2.1.2 Conservative treatment may include long-term use of low-dose antibiotics. Current surgical options to reconstruct and normalise the anatomy of the PUJ include open or laparoscopic pyeloplasty (with or without robotic assistance) and endopyelotomy.


2.2    Outline of the procedure

2.2.1 The aim of the procedure is to widen the abnormally narrowed part of the PUJ. With the patient under general anaesthesia, a cutting device (which may be a laser or a diathermy probe, or an endoscopic knife) is inserted into the PUJ area endoscopically via the ureter, or via a percutaneous approach in the flank. Under endoscopic visualisation a full-thickness incision is made, through the wall of the ureter, into the periureteric fat. A stent is inserted across the PUJ, with the aim of maintaining patency, and is removed after several weeks.


Sections 2.3 and 2.4 describe efficacy and safety outcomes from the published literature that the Committee considered as part of the evidence about this procedure. For more detailed information on the evidence, see the overview, available at www.nice.org.uk/IP784overview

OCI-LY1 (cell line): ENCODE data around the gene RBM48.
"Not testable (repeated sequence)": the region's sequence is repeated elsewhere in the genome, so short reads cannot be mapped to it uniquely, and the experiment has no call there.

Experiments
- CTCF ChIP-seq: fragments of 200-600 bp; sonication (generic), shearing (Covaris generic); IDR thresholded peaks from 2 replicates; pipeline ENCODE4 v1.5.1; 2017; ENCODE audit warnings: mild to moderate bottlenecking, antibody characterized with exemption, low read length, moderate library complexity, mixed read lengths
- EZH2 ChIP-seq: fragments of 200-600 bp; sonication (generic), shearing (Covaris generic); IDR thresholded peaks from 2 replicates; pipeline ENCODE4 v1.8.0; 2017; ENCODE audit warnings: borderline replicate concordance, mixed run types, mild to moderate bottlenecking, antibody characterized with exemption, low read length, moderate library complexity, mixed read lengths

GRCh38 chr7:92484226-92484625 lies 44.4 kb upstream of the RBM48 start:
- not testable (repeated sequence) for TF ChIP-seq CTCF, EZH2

2.3    Efficacy

2.3.1 A randomised controlled trial (RCT) of 40 patients treated by laser endopyelotomy versus electrocautery cutting balloon reported a successful outcome (defined as subjective relief or symptom improvement, plus objective relief of obstruction and improvement in glomerular filtration rate) in 85% (17/20) and 65% (13/20) of patients respectively at a mean follow-up of 30 months. (p = 0.14). There was no significant difference between the treatment groups in the success rates for patients with primary or secondary PUJ obstruction (p = 0.38 and p = 0.26 respectively).

2.3.2 A non-randomised controlled trial of 436 patients reported that success (defined as complete symptomatic relief plus resolution or improvement in obstruction on imaging) was achieved in 61% (111/182) of endopyelotomy-treated patients and 82% (144/175) of pyeloplasty-treated patients at a mean follow-up of 3.5 years (significance not stated).